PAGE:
Thursday, July 9, 2015
S12 (13 rue de l'Université)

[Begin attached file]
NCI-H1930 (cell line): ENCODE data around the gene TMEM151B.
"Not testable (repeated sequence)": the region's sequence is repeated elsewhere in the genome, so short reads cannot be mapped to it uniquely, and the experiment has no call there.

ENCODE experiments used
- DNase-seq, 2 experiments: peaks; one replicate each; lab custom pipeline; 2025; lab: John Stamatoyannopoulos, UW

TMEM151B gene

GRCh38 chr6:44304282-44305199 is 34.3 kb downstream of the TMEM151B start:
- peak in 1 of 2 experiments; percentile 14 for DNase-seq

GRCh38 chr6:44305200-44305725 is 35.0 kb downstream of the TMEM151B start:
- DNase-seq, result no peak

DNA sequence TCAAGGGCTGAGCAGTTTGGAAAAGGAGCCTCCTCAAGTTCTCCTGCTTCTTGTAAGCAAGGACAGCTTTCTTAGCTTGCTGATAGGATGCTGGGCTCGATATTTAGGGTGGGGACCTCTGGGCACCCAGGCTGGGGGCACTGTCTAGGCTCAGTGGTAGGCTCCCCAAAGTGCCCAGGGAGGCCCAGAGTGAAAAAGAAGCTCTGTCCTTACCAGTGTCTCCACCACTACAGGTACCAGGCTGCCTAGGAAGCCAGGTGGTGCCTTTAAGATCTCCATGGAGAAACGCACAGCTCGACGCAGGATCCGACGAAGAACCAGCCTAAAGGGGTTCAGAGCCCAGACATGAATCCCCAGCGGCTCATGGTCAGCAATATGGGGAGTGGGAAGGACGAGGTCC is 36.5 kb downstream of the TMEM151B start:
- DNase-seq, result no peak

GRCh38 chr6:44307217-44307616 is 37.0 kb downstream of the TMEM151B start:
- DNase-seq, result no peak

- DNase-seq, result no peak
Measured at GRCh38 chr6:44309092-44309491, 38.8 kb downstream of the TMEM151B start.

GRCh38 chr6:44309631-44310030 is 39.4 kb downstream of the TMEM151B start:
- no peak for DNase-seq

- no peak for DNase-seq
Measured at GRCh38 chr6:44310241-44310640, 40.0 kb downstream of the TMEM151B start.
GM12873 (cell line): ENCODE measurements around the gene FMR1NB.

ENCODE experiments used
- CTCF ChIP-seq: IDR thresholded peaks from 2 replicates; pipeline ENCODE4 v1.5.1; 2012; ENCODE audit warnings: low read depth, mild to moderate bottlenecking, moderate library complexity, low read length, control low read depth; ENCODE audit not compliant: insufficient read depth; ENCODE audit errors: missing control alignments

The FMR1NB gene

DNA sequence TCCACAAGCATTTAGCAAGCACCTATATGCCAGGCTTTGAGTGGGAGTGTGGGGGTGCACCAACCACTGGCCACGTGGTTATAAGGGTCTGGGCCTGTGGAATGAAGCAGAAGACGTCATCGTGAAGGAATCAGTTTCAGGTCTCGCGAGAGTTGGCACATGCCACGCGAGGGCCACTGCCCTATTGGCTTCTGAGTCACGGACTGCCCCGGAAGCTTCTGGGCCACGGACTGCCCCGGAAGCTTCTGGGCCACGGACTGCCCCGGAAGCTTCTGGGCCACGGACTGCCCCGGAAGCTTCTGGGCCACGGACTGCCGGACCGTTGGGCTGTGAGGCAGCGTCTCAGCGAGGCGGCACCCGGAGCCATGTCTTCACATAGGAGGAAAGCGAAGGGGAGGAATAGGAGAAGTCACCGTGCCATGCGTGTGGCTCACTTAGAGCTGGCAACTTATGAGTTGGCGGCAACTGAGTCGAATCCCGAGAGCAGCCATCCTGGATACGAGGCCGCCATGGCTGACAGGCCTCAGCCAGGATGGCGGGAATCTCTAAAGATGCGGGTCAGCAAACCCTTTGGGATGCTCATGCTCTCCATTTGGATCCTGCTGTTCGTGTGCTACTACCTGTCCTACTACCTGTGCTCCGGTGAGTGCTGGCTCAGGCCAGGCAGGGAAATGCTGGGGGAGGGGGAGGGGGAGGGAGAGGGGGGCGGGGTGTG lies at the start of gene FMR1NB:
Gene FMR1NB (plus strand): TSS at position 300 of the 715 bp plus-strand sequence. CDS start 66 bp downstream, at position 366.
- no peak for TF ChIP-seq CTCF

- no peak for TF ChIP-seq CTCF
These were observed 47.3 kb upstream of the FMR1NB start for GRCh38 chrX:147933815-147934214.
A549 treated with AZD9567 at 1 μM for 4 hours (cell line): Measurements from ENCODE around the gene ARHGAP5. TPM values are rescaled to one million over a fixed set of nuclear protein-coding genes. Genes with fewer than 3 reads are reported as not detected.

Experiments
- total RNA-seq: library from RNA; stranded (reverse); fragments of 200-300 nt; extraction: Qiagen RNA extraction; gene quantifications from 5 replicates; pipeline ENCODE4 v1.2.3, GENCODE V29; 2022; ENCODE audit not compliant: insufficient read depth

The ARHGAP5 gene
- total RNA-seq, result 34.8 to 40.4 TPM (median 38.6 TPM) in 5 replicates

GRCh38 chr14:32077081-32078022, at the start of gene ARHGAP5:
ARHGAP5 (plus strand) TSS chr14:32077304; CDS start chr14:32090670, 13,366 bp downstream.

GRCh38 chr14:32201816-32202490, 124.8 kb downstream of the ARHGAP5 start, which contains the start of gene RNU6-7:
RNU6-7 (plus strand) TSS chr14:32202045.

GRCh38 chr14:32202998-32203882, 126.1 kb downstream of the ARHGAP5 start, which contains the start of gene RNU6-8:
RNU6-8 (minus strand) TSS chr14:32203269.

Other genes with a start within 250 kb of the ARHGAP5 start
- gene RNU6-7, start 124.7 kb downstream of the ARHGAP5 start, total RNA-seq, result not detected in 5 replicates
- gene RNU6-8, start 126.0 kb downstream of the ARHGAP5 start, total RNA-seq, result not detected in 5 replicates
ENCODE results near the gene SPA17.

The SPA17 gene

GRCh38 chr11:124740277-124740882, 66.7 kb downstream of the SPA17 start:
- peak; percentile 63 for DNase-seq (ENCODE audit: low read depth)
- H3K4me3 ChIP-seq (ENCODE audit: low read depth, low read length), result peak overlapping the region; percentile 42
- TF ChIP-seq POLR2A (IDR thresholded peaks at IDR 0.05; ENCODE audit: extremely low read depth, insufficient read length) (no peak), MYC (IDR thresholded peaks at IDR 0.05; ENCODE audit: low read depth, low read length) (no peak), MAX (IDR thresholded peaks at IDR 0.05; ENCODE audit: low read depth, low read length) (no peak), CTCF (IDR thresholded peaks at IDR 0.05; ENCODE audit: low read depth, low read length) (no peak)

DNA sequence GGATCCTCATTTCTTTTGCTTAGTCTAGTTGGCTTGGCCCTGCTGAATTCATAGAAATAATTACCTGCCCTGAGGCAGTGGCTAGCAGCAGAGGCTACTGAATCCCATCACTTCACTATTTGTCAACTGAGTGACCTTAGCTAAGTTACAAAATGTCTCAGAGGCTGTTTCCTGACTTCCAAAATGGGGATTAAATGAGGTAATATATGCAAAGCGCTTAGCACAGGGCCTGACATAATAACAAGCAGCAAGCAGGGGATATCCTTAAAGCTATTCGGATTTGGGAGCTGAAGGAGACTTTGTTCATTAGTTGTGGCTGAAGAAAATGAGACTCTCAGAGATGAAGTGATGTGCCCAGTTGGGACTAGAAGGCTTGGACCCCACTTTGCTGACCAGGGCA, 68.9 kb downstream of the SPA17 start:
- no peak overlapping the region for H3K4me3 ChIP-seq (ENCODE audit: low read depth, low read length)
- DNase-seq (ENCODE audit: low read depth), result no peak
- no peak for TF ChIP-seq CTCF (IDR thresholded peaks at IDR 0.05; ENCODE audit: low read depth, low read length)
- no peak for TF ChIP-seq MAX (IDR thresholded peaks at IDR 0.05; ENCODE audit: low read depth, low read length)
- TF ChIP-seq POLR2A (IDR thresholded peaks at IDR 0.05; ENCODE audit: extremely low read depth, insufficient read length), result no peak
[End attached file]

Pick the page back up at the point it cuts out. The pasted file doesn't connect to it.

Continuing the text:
Socio-legal scholars have identified social movements as key actors in the definition and implementation of new rights. Studies of legal mobilization however have been mainly centered on litigation, to the detriment of the more discreet, day-to-day mobilizations around bureaucratic rights enforcement. This paper maps out how street-level bureaucracies impact rights enforcement by distinguishing between allocation, access and process, and analyzes how social movements intervene on these three levels. The case of French disability policy is used to provide a more detailed examination of the specific forms of intra-institutional advocacy which unfold when movement actors are integrated in the rights allocation process at the local level. Indeed, following a major 2005 reform, disability organization representatives were granted a third of the seats in the local committees in charge of the definition of rights entitlement on an individual basis. Drawing mainly on semi-structured interviews with these representatives and observations of committee meetings, the paper analyzes how movement members define their role in this institutional context.